GIS mapping storm drain network.

GIS and Floodplain Management

A new construction residential development with nearby streams is an excellent example of a floodplain management application where GIS is useful. Publicly available 100-year and 500-year floodplain boundaries from the Federal Emergency Management Agency (FEMA) may show that the building location of new residential properties is in a high-risk flooding zone. The floodplain boundaries are mapped in GIS to visualize these problem areas quickly. Then it is possible to determine how to reduce flood risk, including ways of diverting streams or other storm drain features that can slow flow through the new development. Mitigation measures can be modeled with various storm events to determine new floodplain boundaries that reduce the risk of flooding. The FEMA floodplain boundaries can be altered in GIS to show how the floodplain boundaries have been reduced due to mitigation measures, reducing the risk of flooding in the new residential development project area.

GIS floodplain mapping.

Presenting Data

The common theme in all these GIS applications is that GIS collected and generated is presented visually. Visual representation of project results and the project area components are essential to environmental and technical reporting. High-level professional exhibits are generated using GIS. A vast array of publicly available GIS data and manually generated GIS data can be added and manipulated within a GIS exhibit. For example, digital elevation models (DEMs) can visualize elevation changes, field-collected GPS lines and points can visualize significant project area features, and county-provided environmental spatial data can visualize environmental concerns within and around a project area. Many other data types can be collected and displayed in a GIS exhibit. When displaying GIS data in an exhibit, it is critical to highlight the significant features discussed in a project report. The exhibit should only include data relevant to project needs, and multiple exhibits can be created to display each project phase.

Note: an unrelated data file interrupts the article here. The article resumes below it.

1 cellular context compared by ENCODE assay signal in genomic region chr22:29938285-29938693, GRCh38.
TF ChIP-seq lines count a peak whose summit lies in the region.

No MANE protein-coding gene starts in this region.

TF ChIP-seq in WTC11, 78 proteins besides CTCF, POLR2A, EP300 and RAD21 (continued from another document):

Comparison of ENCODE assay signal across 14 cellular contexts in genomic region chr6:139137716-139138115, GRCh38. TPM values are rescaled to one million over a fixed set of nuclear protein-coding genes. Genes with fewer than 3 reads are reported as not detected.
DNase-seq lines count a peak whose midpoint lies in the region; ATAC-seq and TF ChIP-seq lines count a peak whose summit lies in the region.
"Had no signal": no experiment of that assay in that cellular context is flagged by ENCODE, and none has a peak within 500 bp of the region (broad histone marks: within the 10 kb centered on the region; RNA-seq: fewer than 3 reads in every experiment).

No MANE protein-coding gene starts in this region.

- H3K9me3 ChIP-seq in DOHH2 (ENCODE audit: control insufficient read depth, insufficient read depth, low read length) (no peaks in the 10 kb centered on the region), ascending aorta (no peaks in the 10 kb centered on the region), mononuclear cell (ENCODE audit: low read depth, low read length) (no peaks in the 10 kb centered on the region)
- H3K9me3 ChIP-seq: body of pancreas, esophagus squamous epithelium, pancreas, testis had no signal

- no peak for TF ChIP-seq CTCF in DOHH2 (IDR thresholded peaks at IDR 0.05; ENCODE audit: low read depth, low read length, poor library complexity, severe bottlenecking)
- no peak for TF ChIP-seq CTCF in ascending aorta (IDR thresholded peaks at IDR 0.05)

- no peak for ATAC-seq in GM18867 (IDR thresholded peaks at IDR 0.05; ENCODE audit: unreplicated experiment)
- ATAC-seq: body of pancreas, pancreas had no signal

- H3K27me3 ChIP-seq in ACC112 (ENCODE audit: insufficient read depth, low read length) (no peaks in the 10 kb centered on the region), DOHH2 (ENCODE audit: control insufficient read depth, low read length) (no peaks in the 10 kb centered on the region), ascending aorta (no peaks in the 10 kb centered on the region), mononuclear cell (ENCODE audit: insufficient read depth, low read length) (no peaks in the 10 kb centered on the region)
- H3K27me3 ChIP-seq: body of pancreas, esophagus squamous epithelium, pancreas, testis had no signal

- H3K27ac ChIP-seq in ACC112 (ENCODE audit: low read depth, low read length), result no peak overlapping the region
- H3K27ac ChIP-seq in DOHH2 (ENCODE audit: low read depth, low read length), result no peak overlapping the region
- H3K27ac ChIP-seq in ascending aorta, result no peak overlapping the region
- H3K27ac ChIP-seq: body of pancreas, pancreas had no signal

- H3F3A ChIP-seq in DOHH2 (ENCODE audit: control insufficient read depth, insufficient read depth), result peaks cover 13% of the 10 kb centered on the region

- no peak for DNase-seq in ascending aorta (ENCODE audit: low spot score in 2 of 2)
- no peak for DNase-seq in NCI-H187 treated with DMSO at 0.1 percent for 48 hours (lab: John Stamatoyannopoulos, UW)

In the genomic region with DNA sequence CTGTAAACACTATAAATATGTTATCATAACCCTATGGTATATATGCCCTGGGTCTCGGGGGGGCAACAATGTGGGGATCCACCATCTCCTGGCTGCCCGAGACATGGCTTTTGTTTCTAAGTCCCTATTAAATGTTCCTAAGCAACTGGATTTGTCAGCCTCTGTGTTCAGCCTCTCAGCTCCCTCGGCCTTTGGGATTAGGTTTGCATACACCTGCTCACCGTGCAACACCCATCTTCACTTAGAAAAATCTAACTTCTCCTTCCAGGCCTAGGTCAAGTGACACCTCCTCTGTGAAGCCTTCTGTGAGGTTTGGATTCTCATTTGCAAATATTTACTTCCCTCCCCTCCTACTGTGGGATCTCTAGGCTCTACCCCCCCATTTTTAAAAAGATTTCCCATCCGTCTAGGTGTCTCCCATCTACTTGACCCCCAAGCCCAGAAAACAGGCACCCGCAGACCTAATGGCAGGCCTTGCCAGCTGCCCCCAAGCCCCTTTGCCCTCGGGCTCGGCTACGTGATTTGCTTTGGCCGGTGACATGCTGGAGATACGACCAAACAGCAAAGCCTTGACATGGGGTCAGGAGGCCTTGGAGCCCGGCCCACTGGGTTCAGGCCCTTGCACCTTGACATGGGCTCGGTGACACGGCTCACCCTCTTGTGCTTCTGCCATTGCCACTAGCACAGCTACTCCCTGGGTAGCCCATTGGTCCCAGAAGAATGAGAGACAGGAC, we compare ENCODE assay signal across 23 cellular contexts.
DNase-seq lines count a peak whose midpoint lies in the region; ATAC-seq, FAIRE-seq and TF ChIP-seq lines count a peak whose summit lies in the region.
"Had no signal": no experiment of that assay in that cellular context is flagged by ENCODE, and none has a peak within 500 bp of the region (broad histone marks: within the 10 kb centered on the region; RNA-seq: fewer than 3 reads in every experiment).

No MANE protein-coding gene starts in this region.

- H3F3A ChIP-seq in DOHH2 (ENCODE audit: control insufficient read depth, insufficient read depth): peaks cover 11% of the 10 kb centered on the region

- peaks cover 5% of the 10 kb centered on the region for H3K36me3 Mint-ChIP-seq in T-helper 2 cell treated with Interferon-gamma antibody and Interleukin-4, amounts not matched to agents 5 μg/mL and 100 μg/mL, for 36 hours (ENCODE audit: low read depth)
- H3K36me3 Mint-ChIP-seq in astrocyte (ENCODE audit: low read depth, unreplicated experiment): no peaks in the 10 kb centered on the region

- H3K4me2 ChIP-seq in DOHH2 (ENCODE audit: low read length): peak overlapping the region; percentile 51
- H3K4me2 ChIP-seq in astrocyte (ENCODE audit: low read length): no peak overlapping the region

When displaying project features, background imagery is essential. For example, aerial imagery displays data where land usage is essential, topography shows where elevation is important, and street maps illustrate where project location is important. Additionally, appropriately symbolized and color-coded project features ensure that significant features are easily located. Finally, labeled elements allow the reader to find the correct information in the exhibit quickly.